This information was published in 1966 in An Encyclopaedia of New Zealand, edited by A. H. McLintock. It has not been corrected and will not be updated.
Up-to-date information can be found elsewhere in Te Ara.
JORDAN, Sir William Joseph, P.C., K.C.M.G.
New Zealand High Commissioner in London (1936–51).
A new biography of Jordan, William Joseph appears in the Dictionary of New Zealand Biography on this site.
Jordan was born at Ramsgate, Kent, on 19 May 1879, the son of Captain William Joseph Jordan, a lifeboatman, and of Eliza, née Catt. He was educated at St. Elizabeth's Parochial School, Old Street, London, and in 1892 apprenticed to a coach painter, but soon gave this up to join the Metropolitan Police in which he served as a constable. He emigrated to New Zealand in 1904, where he worked as a labourer in the Manawatu, Nelson, and Wellington districts. He then entered business as a trader at Waihi, later moving to Ngaruawahia, where he married Winifred Amy (died 1950), daughter of Louth Bycroft.
When the New Zealand Labour Party was formed in 1907, Jordan became first secretary. He volunteered with the 1st NZEF in 1914, serving as a sergeant in France, where he was wounded. He defeated Sir Frederick Lang for Manukau in 1922, remaining a member of the House of Representatives until 1936. He attended the Empire Labour Party Conference in Canada (1928) and became president of the New Zealand Labour Party in 1933. When Labour took office in 1935 he accepted the High Commissionership in London, a post he occupied from 1936 to 1951. There he strode on to a world stage, acting as New Zealand representative at international conferences, and becoming president of the League of Nations Council in 1938. He remained in London throughout the war, representing New Zealand at the Paris Peace Conference in 1946. He became K.C.M.G. in 1951. On his return to Auckland, he resumed an active business career, and served on local bodies. There he married, in 1952, Mrs Elizabeth Ross Reid. He died in Mater Misericordiae Hospital, Auckland, on 8 April 1959.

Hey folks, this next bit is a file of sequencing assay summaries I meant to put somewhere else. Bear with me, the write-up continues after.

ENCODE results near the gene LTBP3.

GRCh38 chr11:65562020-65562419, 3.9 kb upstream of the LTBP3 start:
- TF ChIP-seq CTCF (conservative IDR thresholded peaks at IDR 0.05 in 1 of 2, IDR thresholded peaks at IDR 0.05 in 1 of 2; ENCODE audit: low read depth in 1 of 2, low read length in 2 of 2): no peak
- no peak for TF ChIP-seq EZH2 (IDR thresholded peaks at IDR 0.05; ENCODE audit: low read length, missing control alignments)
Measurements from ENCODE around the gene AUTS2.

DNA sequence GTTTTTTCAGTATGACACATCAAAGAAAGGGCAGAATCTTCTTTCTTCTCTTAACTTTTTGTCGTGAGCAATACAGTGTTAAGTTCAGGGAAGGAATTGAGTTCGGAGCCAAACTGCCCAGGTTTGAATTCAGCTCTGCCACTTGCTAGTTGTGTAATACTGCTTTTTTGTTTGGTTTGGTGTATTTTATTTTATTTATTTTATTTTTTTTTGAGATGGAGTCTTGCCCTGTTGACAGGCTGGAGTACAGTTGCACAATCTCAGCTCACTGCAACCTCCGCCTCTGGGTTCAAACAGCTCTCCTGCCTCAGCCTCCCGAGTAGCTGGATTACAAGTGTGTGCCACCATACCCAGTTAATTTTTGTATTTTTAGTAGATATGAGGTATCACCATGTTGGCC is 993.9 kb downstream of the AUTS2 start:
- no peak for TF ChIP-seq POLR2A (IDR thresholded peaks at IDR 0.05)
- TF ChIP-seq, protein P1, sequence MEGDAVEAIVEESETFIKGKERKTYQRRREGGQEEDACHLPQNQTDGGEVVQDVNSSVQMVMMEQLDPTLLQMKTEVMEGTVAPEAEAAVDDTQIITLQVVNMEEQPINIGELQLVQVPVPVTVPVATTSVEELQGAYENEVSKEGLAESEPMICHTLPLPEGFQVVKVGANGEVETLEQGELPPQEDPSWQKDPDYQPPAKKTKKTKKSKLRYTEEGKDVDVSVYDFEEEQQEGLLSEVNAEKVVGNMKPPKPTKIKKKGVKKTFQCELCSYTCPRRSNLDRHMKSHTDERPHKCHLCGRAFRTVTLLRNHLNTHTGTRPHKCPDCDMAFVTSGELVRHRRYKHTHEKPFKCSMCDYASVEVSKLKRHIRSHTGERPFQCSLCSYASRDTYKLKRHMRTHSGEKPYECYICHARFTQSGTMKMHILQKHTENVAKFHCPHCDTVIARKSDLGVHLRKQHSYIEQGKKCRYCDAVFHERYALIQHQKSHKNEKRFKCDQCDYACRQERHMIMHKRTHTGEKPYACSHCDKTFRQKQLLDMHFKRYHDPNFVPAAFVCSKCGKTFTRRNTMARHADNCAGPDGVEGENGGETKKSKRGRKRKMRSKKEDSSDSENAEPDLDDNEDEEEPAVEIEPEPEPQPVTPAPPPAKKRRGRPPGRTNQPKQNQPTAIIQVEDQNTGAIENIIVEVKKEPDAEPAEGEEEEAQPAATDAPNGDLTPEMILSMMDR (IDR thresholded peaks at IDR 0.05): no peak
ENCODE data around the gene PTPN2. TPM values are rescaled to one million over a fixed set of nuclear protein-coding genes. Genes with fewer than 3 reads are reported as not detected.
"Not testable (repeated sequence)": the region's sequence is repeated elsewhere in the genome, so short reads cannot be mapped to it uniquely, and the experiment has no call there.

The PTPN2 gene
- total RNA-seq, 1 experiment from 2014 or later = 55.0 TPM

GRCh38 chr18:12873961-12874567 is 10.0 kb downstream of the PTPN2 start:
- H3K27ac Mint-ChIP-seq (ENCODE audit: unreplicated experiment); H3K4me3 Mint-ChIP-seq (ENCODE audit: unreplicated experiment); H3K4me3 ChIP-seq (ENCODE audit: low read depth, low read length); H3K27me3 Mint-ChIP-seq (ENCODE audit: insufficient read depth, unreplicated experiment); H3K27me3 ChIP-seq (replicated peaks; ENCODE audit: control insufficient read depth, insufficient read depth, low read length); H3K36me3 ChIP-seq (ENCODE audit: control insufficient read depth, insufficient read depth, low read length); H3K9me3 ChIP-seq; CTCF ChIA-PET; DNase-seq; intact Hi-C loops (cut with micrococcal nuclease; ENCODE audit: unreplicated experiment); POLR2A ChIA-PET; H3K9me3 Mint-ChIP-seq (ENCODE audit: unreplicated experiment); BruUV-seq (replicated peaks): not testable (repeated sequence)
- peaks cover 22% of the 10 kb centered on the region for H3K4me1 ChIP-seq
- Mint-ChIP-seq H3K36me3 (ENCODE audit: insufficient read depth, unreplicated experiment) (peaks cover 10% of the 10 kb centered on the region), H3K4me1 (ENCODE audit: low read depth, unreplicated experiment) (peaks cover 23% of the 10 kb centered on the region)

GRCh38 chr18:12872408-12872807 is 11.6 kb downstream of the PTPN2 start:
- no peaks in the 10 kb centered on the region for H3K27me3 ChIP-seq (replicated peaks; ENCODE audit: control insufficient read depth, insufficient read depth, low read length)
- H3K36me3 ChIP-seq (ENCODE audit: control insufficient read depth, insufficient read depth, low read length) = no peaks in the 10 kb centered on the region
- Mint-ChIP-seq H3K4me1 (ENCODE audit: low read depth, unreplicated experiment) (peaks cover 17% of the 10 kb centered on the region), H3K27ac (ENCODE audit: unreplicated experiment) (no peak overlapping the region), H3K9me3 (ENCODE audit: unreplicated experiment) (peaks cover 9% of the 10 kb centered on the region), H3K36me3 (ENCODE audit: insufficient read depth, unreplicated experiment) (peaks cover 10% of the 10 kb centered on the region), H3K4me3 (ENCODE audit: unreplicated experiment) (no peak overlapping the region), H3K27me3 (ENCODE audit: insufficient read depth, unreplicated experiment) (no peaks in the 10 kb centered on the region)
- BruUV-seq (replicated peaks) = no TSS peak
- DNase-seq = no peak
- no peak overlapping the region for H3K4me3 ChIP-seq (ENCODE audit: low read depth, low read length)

Forthright in all his opinions (he saw no inconsistency in combining the functions of Methodist lay preacher with those of Anglican church warden), Jordan became a legend in his lifetime. His inflexible rule that New Zealand politics did not exist in London endeared him to all who met him, while his easy approachability went far to ease the lot of thousands of New Zealand servicemen who were in London during the war. He left an estate valued at £28,040, and directed that the “Jordan Fruit Panel Bowl”, originally presented to him by the London Fruit Panel, should be a trophy for cricket matches between England and New Zealand teams, on the lines of the Australian “Ashes”.
by Bernard John Foster, M.A., Research Officer, Department of Internal Affairs, Wellington.
- Dominion, 9 Apr, 21 May 1959 (Obit)
- The Times (London), 9 Apr 1959 (Obit).